The western area of Pitshanger Park has simpler planting and is principally low-key playing fields, with an old footpath running to Perivale directly north of the junction with Argyle Road and Scotch Common, where an avenue of horse chestnuts was planted. There is a notable group of mature oaks on a bank at the southern boundary near Scotch Common opposite Kent Avenue. Scrub oak and thorn are found along the River Brent along the east and north park boundary. North of the river is Ealing Golf Course, which shows little sign of earlier planting, now dominated by "golf course trees" - birch, flowering cherry and willow.

In 1976 Pitshanger Park became part of the Brent River Park following proposals by the Brent River and Canal Society, which was established in 1973 to set up a linear park and improve the Brent Valley river corridor. Brent River Park covers 400 hectares along its 7km length, and includes formal parks such as Brent Lodge Park, Churchfields Recreation Ground and Elthorne Park (q.q.v.) and open space, golf courses, sports grounds, allotments and privately owned land. Brent River Park received £400,000 in 2009 under the Mayor of London's Priority Parks scheme, which was matched by £487,000 from Ealing Council. Improvement projects are underway in the various parks and open spaces that come under Brent River Park, including new fitness equipment in Pitshanger Park. Pitshanger Community Association was established to improve the park and its surroundings, and has run major community events here to bring attention to the park.

Sources consulted:

Victoria County History 127; Ben Weinreb & Christopher Hibbert, 'The London Encyclopaedia' (Macmillan, revised ed. 1993); Charles Jones, 'Ealing from Village to Corporate Life, or 40 Years of Municipal Life', nd, (c1903?); Middlesex County Times 24/5/1913, 31/5/1913; 2/5/1914.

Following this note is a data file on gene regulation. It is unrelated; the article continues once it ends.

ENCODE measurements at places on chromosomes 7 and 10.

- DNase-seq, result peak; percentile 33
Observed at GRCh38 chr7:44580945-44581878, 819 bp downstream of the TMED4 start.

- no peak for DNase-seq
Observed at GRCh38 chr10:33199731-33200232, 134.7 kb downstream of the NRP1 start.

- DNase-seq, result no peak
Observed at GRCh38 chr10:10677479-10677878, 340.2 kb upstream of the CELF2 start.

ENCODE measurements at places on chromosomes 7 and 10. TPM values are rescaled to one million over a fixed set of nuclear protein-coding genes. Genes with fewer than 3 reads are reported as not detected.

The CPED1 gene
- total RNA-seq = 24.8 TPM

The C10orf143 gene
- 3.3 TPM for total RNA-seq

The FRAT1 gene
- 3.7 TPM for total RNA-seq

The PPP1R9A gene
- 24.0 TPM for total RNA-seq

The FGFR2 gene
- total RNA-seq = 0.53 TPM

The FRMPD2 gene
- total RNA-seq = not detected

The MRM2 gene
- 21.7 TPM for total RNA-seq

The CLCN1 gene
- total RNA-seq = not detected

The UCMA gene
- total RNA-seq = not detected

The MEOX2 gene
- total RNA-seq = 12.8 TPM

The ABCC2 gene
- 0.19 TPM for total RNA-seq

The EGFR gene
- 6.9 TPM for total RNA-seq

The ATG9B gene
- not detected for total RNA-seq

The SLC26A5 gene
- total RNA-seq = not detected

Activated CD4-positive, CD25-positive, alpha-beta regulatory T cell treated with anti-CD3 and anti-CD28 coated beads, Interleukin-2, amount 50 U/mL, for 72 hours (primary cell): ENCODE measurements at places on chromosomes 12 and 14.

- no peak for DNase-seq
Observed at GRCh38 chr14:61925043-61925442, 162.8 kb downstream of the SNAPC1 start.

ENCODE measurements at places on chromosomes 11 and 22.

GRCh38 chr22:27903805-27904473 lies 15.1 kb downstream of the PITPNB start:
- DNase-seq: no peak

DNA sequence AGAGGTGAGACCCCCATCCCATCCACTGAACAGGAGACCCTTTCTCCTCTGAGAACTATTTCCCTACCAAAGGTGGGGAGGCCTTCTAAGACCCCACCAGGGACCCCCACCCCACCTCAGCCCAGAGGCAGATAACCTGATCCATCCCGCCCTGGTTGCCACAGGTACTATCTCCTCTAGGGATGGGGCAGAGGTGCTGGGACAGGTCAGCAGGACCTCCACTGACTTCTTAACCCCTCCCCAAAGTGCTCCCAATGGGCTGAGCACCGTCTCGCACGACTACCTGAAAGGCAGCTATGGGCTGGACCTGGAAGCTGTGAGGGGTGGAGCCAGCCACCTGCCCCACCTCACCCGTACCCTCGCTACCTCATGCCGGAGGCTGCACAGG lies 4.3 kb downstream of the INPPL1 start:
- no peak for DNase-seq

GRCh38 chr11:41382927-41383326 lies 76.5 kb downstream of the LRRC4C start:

Further Information (Planning and Conservation)
Grid ref:
TQ165820 (516709,182308)
Size in hectares:
21.25
Site ownership:
LB Ealing
Site management:
Leisure & Park Service; East Ranger Team. Pitshanger Community Association
Date(s):
1905, 1913
Designer(s):
?Charles Jones, Borough Surveyor
Listed structures:
None
On National Heritage List for England (NHLE), Parks & Gardens:

No
Registered common or village green on Commons Registration Act 1965:

No
Protected under London Squares Preservation Act 1931:

No

Local Authority Data

The information below is taken from the relevant Local Authority's planning legislation, which was correct at the time of research but may have been amended in the interim. Please check with the Local Authority for latest planning information.

On Local List:
No
In Conservation Area:
No
Tree Preservation Order:
Not known
Nature Conservation Area:
No
Green Belt:
No
Metropolitan Open Land:
Yes
Special Policy Area:
Yes - Area of Archaeological Interest
Other LA designation:
Within Brent River Park Boundary

Please note the Inventory and its content are provided for your general information only and are subject to change. It is your responsibility to check the accuracy.